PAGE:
17. Trade Ban Game • Should a country impose a trade ban on imports from another country in the event of an animal disease outbreak? School of Economic Sciences

  18. Trade Ban Game • Game theory model focusing on trade bans in the event of disease outbreaks with perceived risk (Bauch and Earn 2004) • Game theory is relevant in modeling interdependent behavior in the presence of risks, where risks faced by any one agent depend not only on its choices but also on those of all other. School of Economic Sciences

  19. Trade Ban Game • Let P denote an individual country’s strategy to ban trade and p be the proportion of other countries instituting a trade ban (i.e., the ban coverage level) • Pure strategies are • P=1 impose a ban with probability 1 • P=0 not impose a trade ban. • A mixed strategy arises if 0<P<1. School of Economic Sciences

  20. Trade Ban Game • Expected payoff to country k facing perceived morbidity risksrb (with a trade ban in place) and ri (from infection with no trade ban) is where is the probability that an unprotected country’s livestock will be infected. School of Economic Sciences

  21. Trade Ban Game • Intuitive outcomes are driven by thresholds • Thresholds depend on • Perceived risks (both subjective and objective) • Disease specific attributes in • Likely also perceived School of Economic Sciences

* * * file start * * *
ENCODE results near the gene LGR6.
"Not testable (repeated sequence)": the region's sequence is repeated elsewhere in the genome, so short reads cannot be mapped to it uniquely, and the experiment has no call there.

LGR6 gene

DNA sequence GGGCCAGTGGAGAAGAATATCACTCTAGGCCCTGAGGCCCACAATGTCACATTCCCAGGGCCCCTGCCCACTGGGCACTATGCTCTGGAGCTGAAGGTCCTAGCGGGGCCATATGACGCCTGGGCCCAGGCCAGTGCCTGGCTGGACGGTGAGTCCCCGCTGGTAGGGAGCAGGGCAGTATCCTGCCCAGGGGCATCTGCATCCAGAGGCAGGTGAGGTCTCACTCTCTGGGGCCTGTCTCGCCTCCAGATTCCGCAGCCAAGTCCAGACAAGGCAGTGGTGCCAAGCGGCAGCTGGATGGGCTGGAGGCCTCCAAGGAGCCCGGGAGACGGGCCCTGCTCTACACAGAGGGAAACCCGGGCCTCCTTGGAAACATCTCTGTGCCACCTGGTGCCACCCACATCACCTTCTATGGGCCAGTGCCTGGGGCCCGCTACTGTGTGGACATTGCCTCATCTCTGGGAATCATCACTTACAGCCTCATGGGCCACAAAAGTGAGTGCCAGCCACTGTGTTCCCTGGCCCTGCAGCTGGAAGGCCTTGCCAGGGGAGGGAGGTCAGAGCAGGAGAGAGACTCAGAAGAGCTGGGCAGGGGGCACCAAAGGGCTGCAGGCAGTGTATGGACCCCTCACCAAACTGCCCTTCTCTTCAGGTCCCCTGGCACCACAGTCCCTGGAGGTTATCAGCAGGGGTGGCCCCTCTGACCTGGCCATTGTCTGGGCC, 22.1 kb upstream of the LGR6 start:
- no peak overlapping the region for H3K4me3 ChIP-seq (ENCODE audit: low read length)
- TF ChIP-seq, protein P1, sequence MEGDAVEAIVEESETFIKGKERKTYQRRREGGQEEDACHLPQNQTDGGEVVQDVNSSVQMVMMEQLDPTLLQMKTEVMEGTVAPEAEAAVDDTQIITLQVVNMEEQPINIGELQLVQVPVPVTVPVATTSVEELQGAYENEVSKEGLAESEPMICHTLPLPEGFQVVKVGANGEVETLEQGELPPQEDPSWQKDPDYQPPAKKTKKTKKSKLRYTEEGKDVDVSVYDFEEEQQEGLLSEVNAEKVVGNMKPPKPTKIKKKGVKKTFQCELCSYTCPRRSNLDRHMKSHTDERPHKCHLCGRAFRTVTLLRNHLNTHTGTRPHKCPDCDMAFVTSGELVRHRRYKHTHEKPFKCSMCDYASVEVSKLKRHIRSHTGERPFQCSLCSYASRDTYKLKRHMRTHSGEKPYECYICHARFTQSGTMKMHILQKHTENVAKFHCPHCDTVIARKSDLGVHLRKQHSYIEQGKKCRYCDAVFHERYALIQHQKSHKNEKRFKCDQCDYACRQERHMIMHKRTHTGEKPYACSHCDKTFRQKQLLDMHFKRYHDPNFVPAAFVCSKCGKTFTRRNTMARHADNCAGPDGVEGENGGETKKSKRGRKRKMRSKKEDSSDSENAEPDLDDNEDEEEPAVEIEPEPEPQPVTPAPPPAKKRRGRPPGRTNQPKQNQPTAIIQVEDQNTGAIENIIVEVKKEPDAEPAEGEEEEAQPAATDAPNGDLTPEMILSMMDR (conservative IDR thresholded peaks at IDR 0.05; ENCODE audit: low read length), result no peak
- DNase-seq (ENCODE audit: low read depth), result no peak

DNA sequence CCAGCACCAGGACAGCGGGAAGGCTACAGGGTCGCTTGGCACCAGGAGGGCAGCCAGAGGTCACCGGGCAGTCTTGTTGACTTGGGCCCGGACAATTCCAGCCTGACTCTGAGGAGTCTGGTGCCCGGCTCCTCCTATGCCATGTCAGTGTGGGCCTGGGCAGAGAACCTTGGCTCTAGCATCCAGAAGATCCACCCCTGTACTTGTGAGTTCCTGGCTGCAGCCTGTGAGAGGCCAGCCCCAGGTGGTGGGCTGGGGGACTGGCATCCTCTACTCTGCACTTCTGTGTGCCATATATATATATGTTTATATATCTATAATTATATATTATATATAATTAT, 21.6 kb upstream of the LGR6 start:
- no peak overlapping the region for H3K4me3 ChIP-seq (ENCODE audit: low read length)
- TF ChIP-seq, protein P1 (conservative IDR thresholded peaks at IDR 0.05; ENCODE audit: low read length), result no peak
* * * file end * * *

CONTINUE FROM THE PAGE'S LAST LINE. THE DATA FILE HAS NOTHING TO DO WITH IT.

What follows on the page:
22. Trade Ban Game • Some implications • Diseases have differing characteristics that influence individual country strategies • FMD and CSF predominately have morbidity risk for animals • AI and BSE have morbidity risk for animals and humans • FMD, CSF, and AI are highly contagious School of Economic Sciences

  23. Trade Ban Game • Some implications • Temporal issues and patterns are important. • AI has immediate risks for animals and humans • BSE exhibits temporal patterns that are latent in nature, having longer-term effects for animal and human risks School of Economic Sciences

  24. Trade Ban Game • Some implications • Spatial issues and patterns of diseases are important. • Assuming uninfected countries can be isolated from infected regions of other countries, then countries should implement a trade ban with some nonzero probability. • Trade bans are likely to be ineffective and remain sufficiently risky if there is unfettered black market trade or livestock smuggling across borders. • Effective border monitoring of adjacent countries, border buffer zones, or regionalizing the outbreak are essential for a trade ban to be successful. School of Economic Sciences

  25. Summary • Specific model outcomes are that • Perceived information is critical to the likelihood of a trade ban • Generic trade bans are not necessarily effective nor efficient tools in the event of a trade ban School of Economic Sciences

  26. Summary • General recommendations are that • Because risks are often based on public perception it is vital to have effective risk communication strategies • Public policies should be mixed with innovative market-based mechanisms and private incentives to effectively control disease outbreaks. School of Economic Sciences

  27. Questions/Comments? School of Economic Sciences